Germany’s biggest bank reports a net loss of 1.48 billion euros ($1.6 billion) for the October-December period, compared with 409 million euros a year earlier.
For the full year, it lost 5.27 billion euros, compared with a profit of 341 million euros in 2018.
The company says the losses were “entirely driven by transformation-related effects.”
In July, Deutsche Bank announced plans to cut thousands of jobs by 2022, downsizing its volatile investment banking division in a restructuring aimed at restoring consistent profitability.
Apple, Broadcom told to pay Caltech $1.1B in patent lawsuit
LOS ANGELES (AP) — A federal jury has decided that Apple Inc. and Broadcom Inc. must pay $1.1 billion to the California Institute of Technology for infringing on patents.
Apple was on the hook for nearly $838 million of the damages awarded in a lawsuit that said Broadcom used its patented Wi-Fi data transmission technology in computer chips that went into iPhones, iPads, Apple Watches and other Apple devices.
Caltech, the superstar tech school based in Pasadena, said it was pleased by the verdict of the Los Angeles jury.
Emails seeking comment from Cupertino-based Apple and Broadcom weren’t immediately returned Wednesday night but they are expected to appeal.
Last week, San Jose-based Broadcom announced it had reached agreements to supply components to Apple devices released for the next three years.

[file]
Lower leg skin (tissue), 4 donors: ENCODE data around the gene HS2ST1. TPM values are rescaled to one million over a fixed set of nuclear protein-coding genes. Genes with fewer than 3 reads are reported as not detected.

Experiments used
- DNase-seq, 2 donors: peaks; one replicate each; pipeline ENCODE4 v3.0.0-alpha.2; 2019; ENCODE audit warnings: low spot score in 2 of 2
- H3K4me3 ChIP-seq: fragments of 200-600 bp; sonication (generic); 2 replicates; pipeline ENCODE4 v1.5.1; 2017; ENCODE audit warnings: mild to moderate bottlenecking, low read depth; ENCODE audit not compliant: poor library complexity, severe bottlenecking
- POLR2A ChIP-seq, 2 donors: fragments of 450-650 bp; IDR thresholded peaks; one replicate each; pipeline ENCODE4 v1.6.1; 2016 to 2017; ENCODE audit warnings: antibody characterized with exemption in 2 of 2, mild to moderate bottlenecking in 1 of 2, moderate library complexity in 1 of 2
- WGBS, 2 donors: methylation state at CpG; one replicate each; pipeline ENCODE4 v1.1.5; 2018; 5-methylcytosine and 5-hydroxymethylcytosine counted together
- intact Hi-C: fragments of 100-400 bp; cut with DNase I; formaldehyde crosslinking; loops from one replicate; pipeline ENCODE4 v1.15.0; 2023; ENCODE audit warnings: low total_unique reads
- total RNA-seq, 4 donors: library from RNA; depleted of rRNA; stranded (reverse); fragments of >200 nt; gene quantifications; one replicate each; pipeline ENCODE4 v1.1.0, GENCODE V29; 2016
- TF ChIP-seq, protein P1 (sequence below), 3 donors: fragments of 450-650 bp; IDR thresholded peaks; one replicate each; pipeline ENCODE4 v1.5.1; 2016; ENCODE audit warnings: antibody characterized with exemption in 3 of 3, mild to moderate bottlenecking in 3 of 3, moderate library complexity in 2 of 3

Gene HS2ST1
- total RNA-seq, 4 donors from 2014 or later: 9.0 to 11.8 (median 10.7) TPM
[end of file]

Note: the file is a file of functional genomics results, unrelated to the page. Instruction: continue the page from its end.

It wasn’t immediately clear what impact the lawsuit award would have on those deals, which Broadcom said could generate $15 billion in revenues.
Survey: University investments saw slower growth in 2019
BOSTON (AP) — An annual survey finds that most U.S. universities made money on their financial investments last year. But their returns were tempered by a global economic slowdown fueled by America’s trade war with China.
The survey finds that college and university endowments returned an average of 5.3% in fiscal year 2019, down from the previous year’s returns of 8.2%.
The 2019 returns were among weakest in the past decade, but it’s still seen as a long-term rebound over losses suffered following the 2008 financial crisis.
Harvard University remained the wealthiest school in the U.S., with an endowment valued at nearly $40 billion.
PHOENIX AIRPORT-RIDE HAILING FEES
Uber, Lyft confirm Phoenix airport business as usual for now
PHOENIX (AP) — Ride-hailing companies Uber and Lyft say they won’t change their service at Phoenix Sky Harbor International Airport until Arizona’s highest court rules on proposed fee increases that prompted threats to stop picking up and dropping off customers at one of the nation’s largest airports.
Both companies issued statements Wednesday confirming operations will continue while they wait for the Arizona Supreme Court to rule. The court on March 26 will hear arguments to a challenge of a city ordinance that raised the companies’ fees by $4 for rides to and from the airport.
Uber and Lyft had threatened to stop providing airport services if the fees took effect Saturday as originally planned.
The Phoenix City Council approved the fees, arguing they were much like rent and landing fees charged to restaurants and airlines at Sky Harbor, which serves some 44 million passengers a year. It later decided to hold off until the high court weighed in.